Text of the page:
Industry eyes Sky’s interactive slot
By Dr Neil Garner, Managing Director, Glue4www.glue4.com
When Sky launched its innovative chip-based credit card SkyCard last year it was hailed as a revolution that would mark out television as the next battleground for customer loyalty. Cardholders collect SkyPoints when they spend on the high street or online and redeem them via the TV against Sky offers such as premium content. It marked a true first in cross-platform marketing.
However, SkyCard is only the beginning of the story when it comes to thinking about the opportunities offered by smart cards and the second interactive set top box slot – a facility that laid dormant until SkyCard’s arrival last year. And with 8.1 million set top boxes in UK homes, it is an opportunity with sizeable potential.
In the next few months we will see the arrival of other smart card based propositions designed to work in Sky’s interactive slot. But these will not just belong to Sky. Instead broadcasters and brands will own the communication channel with the viewer bringing to life a whole range of applications that will see consumers interacting with the TV in entirely new ways. So which industry sector is looking at doing what?
1. TV loyalty card
MiCard is likely to be the first company to take advantage of the interactive slot. A broadcast partner is expected to sign up soon to this innovative hybrid of affinity marketing, sponsorship and loyalty cards that uses smart card technology to reward viewing with value redeemable in the high street or through virtual reward schemes. MiCard monitors and rewards viewers’ loyalty to a particular channel while providing unique data, correlating viewing habits with high street spending behaviour.
2. One-to-one marketing
The first consumer brands to use the interactive slot will be those with significant TV ad spend - attracted by their understanding of the medium plus the ability to identify the individual using the TV. That knowledge opens up a range of opportunities in terms of tailored and innovative one-to-one marketing campaigns. In addition, smart cards are now cheap enough to be used in traditional sales promotions. For instance, by attaching a branded smart card to product packaging, consumers can insert the card into the slot to enter a competition or spend a voucher.
SkyCard has already proved that consumers can and will manage their finances – in this case their Sky credit card and loyalty points – via the TV. Other banking customers using the TV to securely manage their account using their card and PIN in the interactive slot is the next step. Offering genuine consumer benefit and another service enhancement for banks with existing online offers, all it takes is the right financial services brand to seize the opportunity and the potential will be realised.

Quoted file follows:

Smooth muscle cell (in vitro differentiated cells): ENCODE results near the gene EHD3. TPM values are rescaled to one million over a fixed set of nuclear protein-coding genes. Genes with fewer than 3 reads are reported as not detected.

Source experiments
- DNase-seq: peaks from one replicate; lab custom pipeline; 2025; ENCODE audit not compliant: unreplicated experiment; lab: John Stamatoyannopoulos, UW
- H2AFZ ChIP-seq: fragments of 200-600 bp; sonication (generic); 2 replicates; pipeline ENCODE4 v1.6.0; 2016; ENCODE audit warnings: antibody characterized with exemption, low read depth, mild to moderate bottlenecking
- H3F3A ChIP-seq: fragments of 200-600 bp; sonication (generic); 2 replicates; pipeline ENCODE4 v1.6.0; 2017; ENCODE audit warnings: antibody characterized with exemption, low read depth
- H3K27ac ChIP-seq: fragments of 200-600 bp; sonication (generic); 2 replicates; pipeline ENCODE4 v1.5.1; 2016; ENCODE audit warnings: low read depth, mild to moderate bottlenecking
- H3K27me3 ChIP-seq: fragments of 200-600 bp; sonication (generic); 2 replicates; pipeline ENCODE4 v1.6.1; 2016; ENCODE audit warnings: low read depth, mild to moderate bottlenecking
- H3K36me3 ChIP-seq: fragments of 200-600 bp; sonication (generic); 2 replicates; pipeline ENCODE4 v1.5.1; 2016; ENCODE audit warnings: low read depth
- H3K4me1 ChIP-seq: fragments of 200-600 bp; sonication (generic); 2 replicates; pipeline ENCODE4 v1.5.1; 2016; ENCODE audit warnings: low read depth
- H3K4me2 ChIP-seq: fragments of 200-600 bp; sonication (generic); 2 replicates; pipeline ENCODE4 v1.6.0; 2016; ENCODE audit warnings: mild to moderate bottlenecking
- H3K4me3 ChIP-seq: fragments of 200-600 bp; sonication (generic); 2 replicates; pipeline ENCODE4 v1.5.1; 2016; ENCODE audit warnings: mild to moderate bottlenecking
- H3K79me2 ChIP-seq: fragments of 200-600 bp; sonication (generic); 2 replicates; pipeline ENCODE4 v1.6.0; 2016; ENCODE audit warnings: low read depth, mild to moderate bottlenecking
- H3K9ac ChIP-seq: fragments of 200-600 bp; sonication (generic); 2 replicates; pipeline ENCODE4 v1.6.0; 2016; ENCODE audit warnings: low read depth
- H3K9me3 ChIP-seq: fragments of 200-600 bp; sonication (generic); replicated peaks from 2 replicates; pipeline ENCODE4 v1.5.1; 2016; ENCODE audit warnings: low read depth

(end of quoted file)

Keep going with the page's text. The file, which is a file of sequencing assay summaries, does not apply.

4. TV commerce
Limited commerce is already possible on Sky, for instance consumers can order and pay for Domino’s Pizza using SkyCard. Other retailers are now looking at allowing viewers to transact with their SkyNet sites - Sky’s new TV based web portal – by entering their payment card details via the remote control. And the technology is in place to allow this. However, true TV commerce via Chip and PIN will become a reality only when other card issuers are prepared to endorse the business model behind a payment mechanism that will work in the interactive slot.
5. Personalising the TV experience
As the number of TV channels and gaming options on the TV proliferates, TV brands are looking for new ways to personalise the TV experience and retain loyal viewers. By issuing personalised smart cards, viewers could store such details as high games scores and viewing preferences. In addition, cards could provide access to restricted or premium content or opt in services associated with viewer clubs, for instance a Disney Card for kids.
6. Government services
The government is committed to providing a broader range of services through new channels – internet-based PC, mobile etc. Interactive TV is already being used as an access channel by a large number of consumers without PC-based internet in the home. In the future the national ID card could be used as an authentication and personalisation device in the slot allowing individuals to access the services they need. For instance, benefits and bill payments could be automated through the TV or personalised medical information provided by NHS Direct.
The bigger picture
When Sky - and other companies such as Virgin/NTL and BT who also have set-top boxes with card slots – introduce broadband TV, more services will be delivered to the TV such as video on demand, on-line radio, internet access, etc. When this happens, interactive TV will be delivered over broadband not via broadcast. The card will then become an essential tool to help individual consumers authenticate themselves to services and ensure revenue streams for digital service and content providers.
In the meantime, the launch of SkyNet which allows organisations to have a web-presence on all Sky boxes, makes smart card applications on the Sky platform a lot more compelling. After all, the Sky interactive slot is freely available to any broadcaster that supports interactive services on Sky. And if there is demand, Sky could easily add the existing SkyCard or payments functionality to SkyNet. All that is required is the imagination to create a winning consumer proposition and the systems integration expertise to make it happen.